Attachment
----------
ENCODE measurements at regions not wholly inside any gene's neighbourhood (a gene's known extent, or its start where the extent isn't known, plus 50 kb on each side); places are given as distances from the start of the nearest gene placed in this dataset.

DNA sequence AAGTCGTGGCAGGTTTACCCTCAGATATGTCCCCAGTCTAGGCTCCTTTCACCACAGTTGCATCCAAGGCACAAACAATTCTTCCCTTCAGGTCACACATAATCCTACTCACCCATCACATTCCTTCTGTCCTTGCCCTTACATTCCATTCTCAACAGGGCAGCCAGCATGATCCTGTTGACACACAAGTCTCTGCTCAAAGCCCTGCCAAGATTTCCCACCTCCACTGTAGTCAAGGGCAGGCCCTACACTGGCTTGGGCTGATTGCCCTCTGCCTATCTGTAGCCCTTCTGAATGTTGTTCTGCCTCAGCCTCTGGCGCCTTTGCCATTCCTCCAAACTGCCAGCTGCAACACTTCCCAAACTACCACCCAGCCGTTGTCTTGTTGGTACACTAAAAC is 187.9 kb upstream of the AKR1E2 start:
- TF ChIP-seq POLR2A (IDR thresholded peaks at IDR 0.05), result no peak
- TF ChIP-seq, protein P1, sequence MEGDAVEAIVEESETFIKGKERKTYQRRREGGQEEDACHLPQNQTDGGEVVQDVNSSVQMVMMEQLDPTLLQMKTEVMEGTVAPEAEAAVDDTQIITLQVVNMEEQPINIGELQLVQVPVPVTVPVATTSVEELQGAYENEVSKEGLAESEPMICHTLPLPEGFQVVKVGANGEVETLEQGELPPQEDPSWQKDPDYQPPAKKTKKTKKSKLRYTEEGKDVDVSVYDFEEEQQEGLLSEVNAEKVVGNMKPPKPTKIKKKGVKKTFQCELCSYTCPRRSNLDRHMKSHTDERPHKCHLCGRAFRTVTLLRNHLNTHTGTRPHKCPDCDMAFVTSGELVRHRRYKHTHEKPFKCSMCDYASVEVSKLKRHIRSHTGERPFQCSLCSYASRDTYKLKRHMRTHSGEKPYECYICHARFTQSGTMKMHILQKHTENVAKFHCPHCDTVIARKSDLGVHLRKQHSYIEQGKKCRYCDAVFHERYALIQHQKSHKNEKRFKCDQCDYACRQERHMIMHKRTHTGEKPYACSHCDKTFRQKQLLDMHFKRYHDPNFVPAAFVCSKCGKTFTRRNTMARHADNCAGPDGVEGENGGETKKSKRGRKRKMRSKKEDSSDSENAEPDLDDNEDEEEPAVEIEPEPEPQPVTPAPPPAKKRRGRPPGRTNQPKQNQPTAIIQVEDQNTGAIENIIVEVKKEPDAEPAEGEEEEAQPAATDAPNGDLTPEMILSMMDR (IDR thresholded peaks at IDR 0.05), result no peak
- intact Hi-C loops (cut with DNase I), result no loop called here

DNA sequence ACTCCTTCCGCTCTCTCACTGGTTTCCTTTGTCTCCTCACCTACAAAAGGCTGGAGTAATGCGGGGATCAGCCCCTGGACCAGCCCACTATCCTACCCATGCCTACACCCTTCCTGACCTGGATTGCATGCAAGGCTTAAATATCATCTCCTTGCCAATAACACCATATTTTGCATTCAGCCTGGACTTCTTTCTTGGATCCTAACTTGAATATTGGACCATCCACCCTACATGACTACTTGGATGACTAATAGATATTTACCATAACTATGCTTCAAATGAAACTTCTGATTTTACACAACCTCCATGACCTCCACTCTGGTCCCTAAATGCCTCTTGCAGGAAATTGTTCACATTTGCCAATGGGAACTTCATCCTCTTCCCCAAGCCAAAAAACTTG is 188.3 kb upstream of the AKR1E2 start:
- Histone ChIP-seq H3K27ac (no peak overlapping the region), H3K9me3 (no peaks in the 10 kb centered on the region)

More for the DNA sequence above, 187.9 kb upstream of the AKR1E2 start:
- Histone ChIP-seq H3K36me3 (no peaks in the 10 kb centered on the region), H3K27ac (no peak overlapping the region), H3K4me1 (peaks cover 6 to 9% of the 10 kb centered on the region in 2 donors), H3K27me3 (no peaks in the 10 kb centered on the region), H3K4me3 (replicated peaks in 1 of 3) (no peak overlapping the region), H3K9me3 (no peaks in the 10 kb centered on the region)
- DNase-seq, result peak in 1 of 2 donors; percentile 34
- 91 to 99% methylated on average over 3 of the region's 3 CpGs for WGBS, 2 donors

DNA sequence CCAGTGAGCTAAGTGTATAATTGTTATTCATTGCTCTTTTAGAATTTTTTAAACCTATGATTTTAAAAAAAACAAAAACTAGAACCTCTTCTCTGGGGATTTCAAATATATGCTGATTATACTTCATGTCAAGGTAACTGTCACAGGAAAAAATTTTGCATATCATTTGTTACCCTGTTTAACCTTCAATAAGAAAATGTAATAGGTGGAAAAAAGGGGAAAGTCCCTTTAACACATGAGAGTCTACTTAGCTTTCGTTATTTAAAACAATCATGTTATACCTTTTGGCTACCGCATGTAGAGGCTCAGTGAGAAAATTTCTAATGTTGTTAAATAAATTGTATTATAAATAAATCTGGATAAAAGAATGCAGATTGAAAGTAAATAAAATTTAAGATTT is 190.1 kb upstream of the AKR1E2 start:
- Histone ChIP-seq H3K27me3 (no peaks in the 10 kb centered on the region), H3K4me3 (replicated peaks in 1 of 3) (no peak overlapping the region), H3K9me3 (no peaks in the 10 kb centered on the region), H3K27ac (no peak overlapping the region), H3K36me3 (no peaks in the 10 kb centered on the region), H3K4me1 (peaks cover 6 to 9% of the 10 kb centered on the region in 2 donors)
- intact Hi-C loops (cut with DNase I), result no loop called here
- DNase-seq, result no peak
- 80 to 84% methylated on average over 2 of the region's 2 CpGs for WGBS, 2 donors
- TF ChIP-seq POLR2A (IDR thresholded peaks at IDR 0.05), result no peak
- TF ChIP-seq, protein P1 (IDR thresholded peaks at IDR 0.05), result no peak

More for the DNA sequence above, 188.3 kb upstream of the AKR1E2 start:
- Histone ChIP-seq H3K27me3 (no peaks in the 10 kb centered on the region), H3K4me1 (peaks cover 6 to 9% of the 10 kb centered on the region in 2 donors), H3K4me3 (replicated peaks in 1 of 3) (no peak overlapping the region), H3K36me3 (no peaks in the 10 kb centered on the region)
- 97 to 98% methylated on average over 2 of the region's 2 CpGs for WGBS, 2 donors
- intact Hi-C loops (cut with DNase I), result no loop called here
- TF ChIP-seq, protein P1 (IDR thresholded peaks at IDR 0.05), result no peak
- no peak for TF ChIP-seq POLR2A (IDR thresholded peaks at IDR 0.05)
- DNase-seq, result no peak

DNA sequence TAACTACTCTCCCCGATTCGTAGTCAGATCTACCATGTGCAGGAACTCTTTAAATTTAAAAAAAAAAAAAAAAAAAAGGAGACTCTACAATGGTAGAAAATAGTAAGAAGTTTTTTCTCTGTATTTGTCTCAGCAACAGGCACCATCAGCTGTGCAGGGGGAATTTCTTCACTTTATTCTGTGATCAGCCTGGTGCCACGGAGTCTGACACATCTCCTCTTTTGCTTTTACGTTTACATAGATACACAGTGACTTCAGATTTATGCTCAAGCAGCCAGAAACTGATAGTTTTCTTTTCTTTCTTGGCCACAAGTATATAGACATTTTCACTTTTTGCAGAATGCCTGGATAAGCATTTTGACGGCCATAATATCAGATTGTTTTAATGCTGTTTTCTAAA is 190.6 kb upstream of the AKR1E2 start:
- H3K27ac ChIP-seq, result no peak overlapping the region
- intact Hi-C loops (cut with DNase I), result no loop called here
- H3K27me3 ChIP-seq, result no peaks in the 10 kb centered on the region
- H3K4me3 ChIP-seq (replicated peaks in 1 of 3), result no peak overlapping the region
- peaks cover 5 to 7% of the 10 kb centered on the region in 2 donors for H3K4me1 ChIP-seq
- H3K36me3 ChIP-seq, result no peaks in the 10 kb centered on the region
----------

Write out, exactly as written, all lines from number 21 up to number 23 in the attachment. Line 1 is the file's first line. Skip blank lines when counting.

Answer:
- 97 to 98% methylated on average over 2 of the region's 2 CpGs for WGBS, 2 donors
- intact Hi-C loops (cut with DNase I), result no loop called here
- TF ChIP-seq, protein P1 (IDR thresholded peaks at IDR 0.05), result no peak